Marketing and community: The infamous love story
Community Assemble is a bi-weekly newsletter about creating and growing communities that add value to both customers and brands the right way. We feature tweets, quotes, blogs, and ideas from our experts and various community leaders across the globe.
It’s amazing what love can do to people right? Now imagine this love-hate relationship shared by two verticals in a business.
Yes, “the never-ending love story” between community and marketing has been the most talked-about relationship in this industry.
I would like to think of it as the famous love story between the sky and the earth. They do not have any purpose without each other, yet function so separately — never being able to meet common ground. But in the community-marketing love story, their common ground is hard to ignore!
This week we are going to understand and explore the truth behind their relationship and put things into perspective because we all need some closure from this love story!!
Well first, what do we know about community? And how does marketing fit into all of this?
In simple words, David Spinks quotes, “Marketing is how you get them in the door. Community is their experience once they’re in the door”.
No matter how much people debate about which one is more essential, the fact remains that the two of them are at the core of customer relations.
They are two aspects of brand communication that cannot really replace each other but often have areas of overlap.
To simplify things,
Marketing can be considered as all the processes that go into promotions, advertising and sale of a brand’s product or service. Most of these activities are targeted toward customers — to create product awareness and attract new customers.
On the other hand,
A community can be considered all the actions that a brand takes to build and improve relationships with their customers or any audience that’s related to the business —such as employees or even vendors. These activities are focused on engagement and providing auxiliary value to customers, increasing the average amount of time they spend interacting with the brand.
While marketing results in an increase in awareness and acquisition, when customers are satisfied with the value of a community, they naturally invite their network to join.
On the other hand, while the community focuses on relationship building, a large part of the audience are brought in from marketing activities.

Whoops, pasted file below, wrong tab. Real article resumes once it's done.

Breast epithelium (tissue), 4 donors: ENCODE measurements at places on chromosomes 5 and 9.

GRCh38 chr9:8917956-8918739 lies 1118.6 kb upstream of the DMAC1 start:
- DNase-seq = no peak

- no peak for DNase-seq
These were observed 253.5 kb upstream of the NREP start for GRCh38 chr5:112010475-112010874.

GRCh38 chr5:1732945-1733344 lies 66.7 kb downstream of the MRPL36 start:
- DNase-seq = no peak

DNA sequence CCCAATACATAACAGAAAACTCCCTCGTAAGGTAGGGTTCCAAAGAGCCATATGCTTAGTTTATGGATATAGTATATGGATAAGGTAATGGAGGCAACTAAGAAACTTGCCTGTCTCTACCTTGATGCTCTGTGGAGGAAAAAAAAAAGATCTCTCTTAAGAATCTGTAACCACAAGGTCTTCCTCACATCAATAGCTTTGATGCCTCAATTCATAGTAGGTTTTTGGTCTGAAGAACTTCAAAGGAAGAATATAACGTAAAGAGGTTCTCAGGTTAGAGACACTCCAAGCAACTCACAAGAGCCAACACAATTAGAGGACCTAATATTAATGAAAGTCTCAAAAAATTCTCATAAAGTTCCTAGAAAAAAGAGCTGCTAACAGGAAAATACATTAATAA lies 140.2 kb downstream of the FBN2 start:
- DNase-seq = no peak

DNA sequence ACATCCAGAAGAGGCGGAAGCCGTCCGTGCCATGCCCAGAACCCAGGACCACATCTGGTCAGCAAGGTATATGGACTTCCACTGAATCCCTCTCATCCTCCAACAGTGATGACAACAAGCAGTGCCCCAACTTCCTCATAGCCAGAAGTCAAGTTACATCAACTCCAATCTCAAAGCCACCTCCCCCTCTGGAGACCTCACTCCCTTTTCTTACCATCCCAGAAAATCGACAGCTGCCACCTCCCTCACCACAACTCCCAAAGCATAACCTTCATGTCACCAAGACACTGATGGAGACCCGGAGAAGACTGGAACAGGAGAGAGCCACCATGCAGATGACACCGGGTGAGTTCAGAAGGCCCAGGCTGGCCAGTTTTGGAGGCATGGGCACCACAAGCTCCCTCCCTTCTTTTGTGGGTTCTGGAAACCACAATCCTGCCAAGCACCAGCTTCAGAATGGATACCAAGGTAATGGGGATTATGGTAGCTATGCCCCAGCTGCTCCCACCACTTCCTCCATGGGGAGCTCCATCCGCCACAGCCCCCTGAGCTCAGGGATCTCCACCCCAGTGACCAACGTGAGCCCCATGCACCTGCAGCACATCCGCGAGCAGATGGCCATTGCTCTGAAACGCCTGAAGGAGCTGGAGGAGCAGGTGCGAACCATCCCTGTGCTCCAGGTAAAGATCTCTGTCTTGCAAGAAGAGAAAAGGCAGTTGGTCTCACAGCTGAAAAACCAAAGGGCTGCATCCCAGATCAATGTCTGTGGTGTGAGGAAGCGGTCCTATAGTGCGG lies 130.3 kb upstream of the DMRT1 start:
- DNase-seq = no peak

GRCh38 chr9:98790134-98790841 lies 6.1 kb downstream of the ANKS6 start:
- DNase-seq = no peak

That’s why there is a term that has been coming to the forefront, community marketing.
Confusing the two can be devastating as businesses potentially waste a tonne of resources on the wrong activities.
The Ideal Order:
Marketing is the ideal method to spread awareness. They can act as usher in customers to the figurative door. At the same time, marketing can also be used to bring customers to the community, ensuring that the customer journey is flawlessly smooth.
Community takes over from there — engaging customers and guiding them through a drafted roadmap. Creating a strategy is essential as aimless activities will just be tossing effort and resources down the drain. Community can be used to show customers that the deeper the bond they have with the brand (i.e. the time they spend on the community), the more benefit they receive. This can be achieved by providing them exclusive information, competitions, deals or even elaborate guides on the usage of the product/service.
You can have one person take on both — the roles of community and marketing, especially with startups. But it is important to distinguish the goals, objectives, and also track the metrics separately.
Whatever you call it in the end, even if it’s called “Community Marketing”; it does not change the fact that they are separate verticals and should be given due credit for their roles in business.
I’m looking forward to the day when this debate is no longer needed and people start understanding that community is on equal terms with marketing and will soon be an equally important vertical as marketing.
This is only my opinion about the difference and overlap between community and marketing. What’s yours?
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